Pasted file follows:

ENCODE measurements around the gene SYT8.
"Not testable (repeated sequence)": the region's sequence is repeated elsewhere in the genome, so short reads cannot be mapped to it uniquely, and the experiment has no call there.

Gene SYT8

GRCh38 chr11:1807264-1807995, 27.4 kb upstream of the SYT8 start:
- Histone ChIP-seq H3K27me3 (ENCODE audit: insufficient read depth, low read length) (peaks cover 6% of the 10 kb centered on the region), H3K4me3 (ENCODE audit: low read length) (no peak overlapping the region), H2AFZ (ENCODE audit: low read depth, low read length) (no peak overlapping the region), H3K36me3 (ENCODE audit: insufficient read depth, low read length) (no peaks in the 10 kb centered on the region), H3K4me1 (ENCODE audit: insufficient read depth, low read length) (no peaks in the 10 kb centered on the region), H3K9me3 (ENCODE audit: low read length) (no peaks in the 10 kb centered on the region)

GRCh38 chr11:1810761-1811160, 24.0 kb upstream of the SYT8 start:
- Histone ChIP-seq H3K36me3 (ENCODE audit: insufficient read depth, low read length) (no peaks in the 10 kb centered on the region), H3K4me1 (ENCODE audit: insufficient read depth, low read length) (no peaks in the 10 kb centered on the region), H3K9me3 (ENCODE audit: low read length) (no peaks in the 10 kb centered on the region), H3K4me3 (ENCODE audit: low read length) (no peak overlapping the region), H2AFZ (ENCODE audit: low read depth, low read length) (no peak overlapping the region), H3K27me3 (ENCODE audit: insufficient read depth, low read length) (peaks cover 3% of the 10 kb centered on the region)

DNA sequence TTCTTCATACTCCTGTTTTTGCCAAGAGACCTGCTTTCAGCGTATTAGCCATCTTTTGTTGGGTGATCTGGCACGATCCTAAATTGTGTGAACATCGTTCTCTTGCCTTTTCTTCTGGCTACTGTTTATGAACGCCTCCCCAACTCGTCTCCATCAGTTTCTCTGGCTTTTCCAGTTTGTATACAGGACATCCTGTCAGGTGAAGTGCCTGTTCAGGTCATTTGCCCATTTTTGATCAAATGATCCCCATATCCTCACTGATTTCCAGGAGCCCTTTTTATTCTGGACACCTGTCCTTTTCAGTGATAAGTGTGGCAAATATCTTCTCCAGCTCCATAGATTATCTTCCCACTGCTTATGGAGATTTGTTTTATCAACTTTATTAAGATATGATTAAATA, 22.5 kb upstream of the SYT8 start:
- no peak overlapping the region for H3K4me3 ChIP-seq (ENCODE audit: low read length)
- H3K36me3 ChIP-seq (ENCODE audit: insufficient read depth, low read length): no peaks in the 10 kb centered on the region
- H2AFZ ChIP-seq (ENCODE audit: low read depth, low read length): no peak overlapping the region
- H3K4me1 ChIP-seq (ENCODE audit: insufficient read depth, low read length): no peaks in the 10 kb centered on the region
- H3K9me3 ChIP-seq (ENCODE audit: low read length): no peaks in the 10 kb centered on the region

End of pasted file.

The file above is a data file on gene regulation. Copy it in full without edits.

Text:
ENCODE measurements around the gene SYT8.
"Not testable (repeated sequence)": the region's sequence is repeated elsewhere in the genome, so short reads cannot be mapped to it uniquely, and the experiment has no call there.

Gene SYT8

GRCh38 chr11:1807264-1807995, 27.4 kb upstream of the SYT8 start:
- Histone ChIP-seq H3K27me3 (ENCODE audit: insufficient read depth, low read length) (peaks cover 6% of the 10 kb centered on the region), H3K4me3 (ENCODE audit: low read length) (no peak overlapping the region), H2AFZ (ENCODE audit: low read depth, low read length) (no peak overlapping the region), H3K36me3 (ENCODE audit: insufficient read depth, low read length) (no peaks in the 10 kb centered on the region), H3K4me1 (ENCODE audit: insufficient read depth, low read length) (no peaks in the 10 kb centered on the region), H3K9me3 (ENCODE audit: low read length) (no peaks in the 10 kb centered on the region)

GRCh38 chr11:1810761-1811160, 24.0 kb upstream of the SYT8 start:
- Histone ChIP-seq H3K36me3 (ENCODE audit: insufficient read depth, low read length) (no peaks in the 10 kb centered on the region), H3K4me1 (ENCODE audit: insufficient read depth, low read length) (no peaks in the 10 kb centered on the region), H3K9me3 (ENCODE audit: low read length) (no peaks in the 10 kb centered on the region), H3K4me3 (ENCODE audit: low read length) (no peak overlapping the region), H2AFZ (ENCODE audit: low read depth, low read length) (no peak overlapping the region), H3K27me3 (ENCODE audit: insufficient read depth, low read length) (peaks cover 3% of the 10 kb centered on the region)

DNA sequence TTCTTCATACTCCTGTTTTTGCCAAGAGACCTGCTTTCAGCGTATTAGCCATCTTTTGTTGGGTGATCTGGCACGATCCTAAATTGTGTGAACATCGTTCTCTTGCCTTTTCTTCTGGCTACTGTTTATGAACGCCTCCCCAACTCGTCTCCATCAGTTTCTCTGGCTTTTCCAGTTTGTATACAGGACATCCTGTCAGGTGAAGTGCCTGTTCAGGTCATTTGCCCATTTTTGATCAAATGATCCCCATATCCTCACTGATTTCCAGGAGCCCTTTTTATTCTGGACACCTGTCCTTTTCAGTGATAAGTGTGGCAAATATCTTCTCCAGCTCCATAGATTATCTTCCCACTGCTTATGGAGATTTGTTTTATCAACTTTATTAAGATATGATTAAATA, 22.5 kb upstream of the SYT8 start:
- no peak overlapping the region for H3K4me3 ChIP-seq (ENCODE audit: low read length)
- H3K36me3 ChIP-seq (ENCODE audit: insufficient read depth, low read length): no peaks in the 10 kb centered on the region
- H2AFZ ChIP-seq (ENCODE audit: low read depth, low read length): no peak overlapping the region
- H3K4me1 ChIP-seq (ENCODE audit: insufficient read depth, low read length): no peaks in the 10 kb centered on the region
- H3K9me3 ChIP-seq (ENCODE audit: low read length): no peaks in the 10 kb centered on the region